“To me, ice cream is proof of God,” Jeff Garlin says a little more than halfway through his excellent new Netflix stand-up special Our Man in Chicago.
“If you don’t believe in God and you love ice cream, I’d re-examine things,” the comedian elaborates on this week’s episode The Last Laugh podcast. “Ice cream is proof of, at worst, that there’s some higher power in the universe. That and sex. And the birth of the children. That moment is the most miraculous that there is. But it’s not one where you go, ‘Oh, I want to have the birth of my child again this week.’ But you do want to have sex and you do want to have ice cream.”
Garlin describes himself as a sugar “addict” who has struggled with weight issues for his entire life. Just a few years ago, he finally went cold turkey on sweets. “I’ve lost over 70 pounds, very slowly, over about five years,” he tells me. “I’m still losing.”
Since there is so much material about his weight in the new special, I’m curious what he made of the big “fat-shaming” debate that played out between late-night hosts Bill Maher and James Corden earlier this fall. Garlin admits he didn’t hear a thing about it. “But please tell me,” he says. “I love when guys like that fight.”
Here’s the quick recap: Maher used his “New Rules” segment to argue in favor of “shaming” people into eating better and losing weight. “Fat-shaming doesn’t need to end, it needs to make a comeback,” Maher told viewers. “Some amount of shame is good. We shamed people out of smoking and into wearing seat belts. We shamed them out of littering and most of them out of racism. Shame is the first step in reform.”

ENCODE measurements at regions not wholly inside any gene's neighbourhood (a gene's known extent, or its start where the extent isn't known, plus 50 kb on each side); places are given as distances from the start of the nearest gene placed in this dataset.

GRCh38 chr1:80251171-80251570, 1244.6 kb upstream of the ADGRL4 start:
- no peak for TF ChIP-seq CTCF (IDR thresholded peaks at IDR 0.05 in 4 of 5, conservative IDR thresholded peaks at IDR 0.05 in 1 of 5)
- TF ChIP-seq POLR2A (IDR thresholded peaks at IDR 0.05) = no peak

A few days later, Corden responded with a mostly serious, sometimes emotional monologue, telling Maher, “Fat-shaming never went anywhere. Ask literally any fat person, we are reminded of it all the time.” After taking a shot at the HBO host, who he joked is lucky to “have a sense of superiority that burns 35,000 calories a day,” Corden added, “Let’s be honest, fat-shaming is just bullying. And bullying just makes the problem worse.”
“You didn’t hear about this at all?” I ask Garlin.
“No, but I have an opinion on it,” he replies. “My opinion is this: James Corden needed material. Bill Maher did too. But James Corden should have more of a sense of himself and go, ‘Oh, that’s his opinion.’ Because that’s really what this all comes down to in comedy: That’s your opinion, that’s your style of comedy. You work your side of the street, I’ll work mine.”
“James Corden wanted to be part of the conversation, and so I’m sure it was emotional,” he continues. “I’m sure James Corden’s been fat-shamed. I’ve been fat-shamed before. Anyone shamed for anything, besides a man bun, is inappropriate.” He takes a brief detour to tell a story about how he “inadvertently” shamed an acquaintance into shaving off their man bun, adding, “He’s a better man because of it.”
“In terms of fat, my take on fat is, if you’re comfortable, you’re good,” Garlin says. “I don’t care how fat you are. If you’re really fat and you love it, enjoy.” Garlin then lets out a heavy sigh as he says, “Let me tell you something about fat people—most fat people—who are not comfortable in their skin, they’re living with shame, their own shame, everyday.”
“So to me, I say to Bill Maher, pick more noble targets,” he says. “And I say to James Corden, stay in your lane. Let him do his stupid shit.”
Ultimately, Garlin doesn’t think Corden should have stooped to Maher’s level. “Here’s the thing about James Corden: People dig him because he’s full of joy and positivity,” he says. “Keep it up, man, because that’s what people want from you.”
“So I say, ‘Shame on you, James Corden.’ And not for being fat,” Garlin concludes with a laugh. “And Bill Maher, you can do better.”